Toowoomba Bypass deal may lead to land resumptions
THE Queensland Government will be forced to buy some large parcels of land to ensure the new Toowoomba Range Bypass design can be achieved.
The design now includes a 30m cutting at the top of the Range instead of the twin tunnel initially proposed.
The last-minute design change has meant neither the state nor federal government owned the corridor of land where the cutting is proposed.
Toowoomba developer Leon Carlile snapped up the corridor of land at 125-137 New England Hwy at Mount Kynoch late last year.
Mr Carlile lodged a development application with Toowoomba Regional Council on January 30 to subdivide the land into 148 lots.
The outcome of that application is still pending and is due early next month.
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A source close to the project told APN Newsdesk the parcel of land was now worth a lot more than it was several months ago.
"There was always the risk this could happen if one of the proponents went outside the preferred bypass route," they said.
"But there was a clear warning to all three consortiums that they had to deal with the landowners if they changed the design.
"I am pretty sure the cost of any land resumptions has not been included in the cost of the project.
"Inevitably the government will pay above the odds for the land to make the problem go away but it will be taxpayers who ultimately foot the bill."
Mr Carlile confirmed to APN Newsdesk that he was now in talks with the government about his land.
"They definitely need the land and I will work with them to get a successful outcome," he said.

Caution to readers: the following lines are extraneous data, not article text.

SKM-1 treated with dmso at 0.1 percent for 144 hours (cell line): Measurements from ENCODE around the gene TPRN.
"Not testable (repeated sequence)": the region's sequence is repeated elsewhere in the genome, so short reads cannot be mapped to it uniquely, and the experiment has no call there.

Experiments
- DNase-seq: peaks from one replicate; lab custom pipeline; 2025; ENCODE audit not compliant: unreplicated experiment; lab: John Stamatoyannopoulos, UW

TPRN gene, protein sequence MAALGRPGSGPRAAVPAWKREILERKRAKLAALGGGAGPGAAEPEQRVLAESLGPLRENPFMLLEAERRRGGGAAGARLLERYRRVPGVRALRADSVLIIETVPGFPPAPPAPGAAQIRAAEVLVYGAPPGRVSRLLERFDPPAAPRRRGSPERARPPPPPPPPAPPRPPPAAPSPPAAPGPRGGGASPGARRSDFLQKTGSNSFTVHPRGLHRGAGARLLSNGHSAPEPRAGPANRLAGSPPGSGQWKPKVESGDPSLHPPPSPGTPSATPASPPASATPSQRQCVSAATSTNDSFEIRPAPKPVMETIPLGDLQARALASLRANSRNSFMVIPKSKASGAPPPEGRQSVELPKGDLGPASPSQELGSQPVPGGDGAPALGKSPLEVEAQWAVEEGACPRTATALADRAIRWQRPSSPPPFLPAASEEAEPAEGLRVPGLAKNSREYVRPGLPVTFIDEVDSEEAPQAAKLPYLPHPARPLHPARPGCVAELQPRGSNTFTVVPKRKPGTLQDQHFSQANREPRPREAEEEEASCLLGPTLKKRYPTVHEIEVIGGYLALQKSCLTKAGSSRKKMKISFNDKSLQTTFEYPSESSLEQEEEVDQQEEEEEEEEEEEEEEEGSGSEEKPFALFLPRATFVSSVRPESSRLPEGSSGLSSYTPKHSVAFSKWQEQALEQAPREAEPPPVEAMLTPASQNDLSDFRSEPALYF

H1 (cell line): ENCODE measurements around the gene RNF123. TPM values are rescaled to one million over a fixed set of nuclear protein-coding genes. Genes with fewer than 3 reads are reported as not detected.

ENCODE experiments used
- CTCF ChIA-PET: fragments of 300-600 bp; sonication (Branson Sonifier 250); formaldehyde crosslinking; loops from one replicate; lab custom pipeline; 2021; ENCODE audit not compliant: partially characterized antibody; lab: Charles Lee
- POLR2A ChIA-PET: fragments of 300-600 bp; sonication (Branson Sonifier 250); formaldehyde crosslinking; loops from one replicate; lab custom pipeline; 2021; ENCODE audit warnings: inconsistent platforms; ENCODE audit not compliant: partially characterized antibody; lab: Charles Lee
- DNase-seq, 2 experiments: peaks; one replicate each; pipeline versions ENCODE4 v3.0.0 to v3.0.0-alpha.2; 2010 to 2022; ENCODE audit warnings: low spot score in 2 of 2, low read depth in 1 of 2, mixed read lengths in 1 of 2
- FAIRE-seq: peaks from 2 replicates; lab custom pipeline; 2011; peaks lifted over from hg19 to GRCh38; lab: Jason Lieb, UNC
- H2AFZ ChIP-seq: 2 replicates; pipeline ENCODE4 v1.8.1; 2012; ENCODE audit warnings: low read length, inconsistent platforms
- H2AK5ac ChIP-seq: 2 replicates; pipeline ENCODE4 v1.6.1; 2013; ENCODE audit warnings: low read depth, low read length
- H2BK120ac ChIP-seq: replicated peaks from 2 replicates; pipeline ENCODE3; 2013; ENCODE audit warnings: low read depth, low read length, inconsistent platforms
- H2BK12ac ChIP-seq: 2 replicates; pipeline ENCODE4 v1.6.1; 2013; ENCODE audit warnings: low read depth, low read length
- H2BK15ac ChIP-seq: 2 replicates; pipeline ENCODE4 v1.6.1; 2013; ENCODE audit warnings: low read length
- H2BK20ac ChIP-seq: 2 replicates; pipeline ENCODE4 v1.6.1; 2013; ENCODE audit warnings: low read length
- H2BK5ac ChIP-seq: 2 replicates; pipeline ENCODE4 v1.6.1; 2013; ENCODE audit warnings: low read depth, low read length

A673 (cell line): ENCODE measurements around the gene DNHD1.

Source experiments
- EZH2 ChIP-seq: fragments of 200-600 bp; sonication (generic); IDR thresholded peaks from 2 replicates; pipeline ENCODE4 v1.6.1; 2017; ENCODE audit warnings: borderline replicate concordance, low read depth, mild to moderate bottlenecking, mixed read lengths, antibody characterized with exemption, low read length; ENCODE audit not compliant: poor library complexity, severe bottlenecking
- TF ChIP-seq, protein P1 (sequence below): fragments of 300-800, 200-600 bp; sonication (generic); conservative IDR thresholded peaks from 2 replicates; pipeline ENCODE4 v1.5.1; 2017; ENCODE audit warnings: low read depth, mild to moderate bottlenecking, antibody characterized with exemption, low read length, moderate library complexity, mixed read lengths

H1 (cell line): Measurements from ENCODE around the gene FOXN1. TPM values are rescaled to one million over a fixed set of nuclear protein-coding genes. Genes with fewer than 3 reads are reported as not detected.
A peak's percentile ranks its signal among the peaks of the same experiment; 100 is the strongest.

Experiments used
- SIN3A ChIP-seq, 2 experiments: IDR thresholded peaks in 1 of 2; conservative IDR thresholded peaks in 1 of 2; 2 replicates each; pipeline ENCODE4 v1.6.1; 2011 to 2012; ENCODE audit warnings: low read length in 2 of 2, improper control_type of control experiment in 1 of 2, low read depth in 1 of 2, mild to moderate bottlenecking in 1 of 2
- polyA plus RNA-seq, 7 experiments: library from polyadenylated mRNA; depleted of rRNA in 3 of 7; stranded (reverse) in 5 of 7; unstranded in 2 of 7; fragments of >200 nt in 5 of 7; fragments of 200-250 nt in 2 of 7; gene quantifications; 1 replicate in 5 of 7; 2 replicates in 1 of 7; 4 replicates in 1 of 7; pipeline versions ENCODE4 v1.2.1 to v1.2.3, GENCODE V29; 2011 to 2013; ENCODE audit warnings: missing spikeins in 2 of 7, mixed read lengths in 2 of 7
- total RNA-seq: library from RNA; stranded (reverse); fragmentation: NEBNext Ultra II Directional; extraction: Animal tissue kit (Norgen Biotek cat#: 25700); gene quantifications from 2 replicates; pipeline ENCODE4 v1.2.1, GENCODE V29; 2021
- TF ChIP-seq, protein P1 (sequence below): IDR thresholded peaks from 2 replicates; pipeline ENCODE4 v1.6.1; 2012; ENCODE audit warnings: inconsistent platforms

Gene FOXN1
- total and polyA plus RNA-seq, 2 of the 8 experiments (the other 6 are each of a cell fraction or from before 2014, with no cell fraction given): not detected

"I do not have a figure in mind for the land, not just yet, but maybe next week I will.
"I will certainly sell the land to the government, ultimately they can resume it, but I am hoping it will not come to that and a fair deal for everyone is reached."
Queensland Main Roads Minister Mark Bailey told APN Newsdesk the government had started engaging with landowners regarding specific requirements.
He said any additional land acquisition as a result of Nexus's design solution was factored into the cost of the project and would not increase the overall cost.
"Due to the confidential nature of discussions with affected parties, we are not able to confirm which specific lots are required or the costs involved," he said.
"When selecting Nexus to deliver the project, the department was aware of the need to acquire additional land to facilitate its design solution.
"Following the evaluation of each of the three shortlisted bids, the Nexus proposal provided the best value for money solution for the project."
The government will also need to buy a parcel of land at 94 New England Hwy, Mount Kynoch as a result of the design change.
The Pascoe family is understood to be the owners of the land.
- APN NEWSDESK.